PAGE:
Companies must be careful and exercise great caution when taking first steps in choosing a PLM supplier and starting out on a PLM project, before they reach this point they must first stop and ask themselves many important questions for example:
• What is it we are trying to fix with PLM?
• Why are we looking for PLM and are there alternatives?
• Will PLM be able to solve our business challenges?
• When is the best time to implement and do we have competing projects fighting for the same pool of resources?
• Where do we start, which brand, department, region, offices etc. and how far do we take PLM across the supply-chain?
• Who are the PLM suppliers and how can we be certain that they can match our expectations?
• Have we specified a list of “specific” requirements in a formal RFI (Refer For Information)?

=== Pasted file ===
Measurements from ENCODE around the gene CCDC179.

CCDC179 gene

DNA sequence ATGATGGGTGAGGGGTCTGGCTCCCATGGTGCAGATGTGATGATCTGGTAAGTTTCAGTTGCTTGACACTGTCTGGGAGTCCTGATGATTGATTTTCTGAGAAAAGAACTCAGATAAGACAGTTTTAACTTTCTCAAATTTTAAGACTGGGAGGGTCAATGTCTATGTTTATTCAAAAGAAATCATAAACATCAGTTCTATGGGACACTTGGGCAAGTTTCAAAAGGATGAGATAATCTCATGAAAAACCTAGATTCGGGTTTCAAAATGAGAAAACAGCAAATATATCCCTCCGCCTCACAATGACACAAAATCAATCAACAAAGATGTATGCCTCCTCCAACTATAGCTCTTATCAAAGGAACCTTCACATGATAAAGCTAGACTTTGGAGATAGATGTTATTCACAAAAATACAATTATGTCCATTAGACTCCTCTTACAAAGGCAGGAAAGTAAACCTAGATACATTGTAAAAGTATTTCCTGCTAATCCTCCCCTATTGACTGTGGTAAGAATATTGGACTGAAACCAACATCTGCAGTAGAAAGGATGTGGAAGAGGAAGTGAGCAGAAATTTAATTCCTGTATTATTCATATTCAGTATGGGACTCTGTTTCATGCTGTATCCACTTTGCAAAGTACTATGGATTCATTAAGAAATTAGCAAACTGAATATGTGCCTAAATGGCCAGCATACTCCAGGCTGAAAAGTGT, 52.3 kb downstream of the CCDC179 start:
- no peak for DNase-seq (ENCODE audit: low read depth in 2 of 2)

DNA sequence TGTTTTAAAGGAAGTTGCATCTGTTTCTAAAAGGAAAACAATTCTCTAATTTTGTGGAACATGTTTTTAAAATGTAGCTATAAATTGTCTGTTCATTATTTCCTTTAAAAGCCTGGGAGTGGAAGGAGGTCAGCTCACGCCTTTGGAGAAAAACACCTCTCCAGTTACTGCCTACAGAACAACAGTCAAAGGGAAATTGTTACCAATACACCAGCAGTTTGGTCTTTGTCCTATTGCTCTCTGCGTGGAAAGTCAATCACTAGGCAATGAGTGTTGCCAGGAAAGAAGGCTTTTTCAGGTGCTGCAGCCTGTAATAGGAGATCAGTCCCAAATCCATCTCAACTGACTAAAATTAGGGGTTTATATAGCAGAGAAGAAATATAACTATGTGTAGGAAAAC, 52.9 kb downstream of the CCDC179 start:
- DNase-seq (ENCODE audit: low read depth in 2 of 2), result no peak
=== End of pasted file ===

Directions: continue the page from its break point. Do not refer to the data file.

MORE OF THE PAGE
• Do we have the means and experience to measure the suppliers?
• Do we have a clear and solid business case supported by an in-depth ROI (Return On Investment) analysis?
• Do we know what to do first, based on implementing processes that will help deliver maximum return on the investment for the business?
• Do we fully understand where we are with our current business processes and where we want to be, based on industry “best practice” improvements?
• What is meant by OOTB (Out of the box) and will it fit our requirements?
• Do we understand the difference between configuration, customisation and OOTB functionalities?
• Do we have the experience to integrate PLM to other important software solutions?
• Do we possess the internal skills to deliver a PLM project?
These are just a few of the many questions that a company should ask themselves ahead of talking to any PLM suppliers. Assuming you have answered the above questions and are fairly happy with your answers then the next step is to talk to the PLM suppliers and obtain information on their abilities to deliver against the “specific” business objectives that will help deliver your ROI.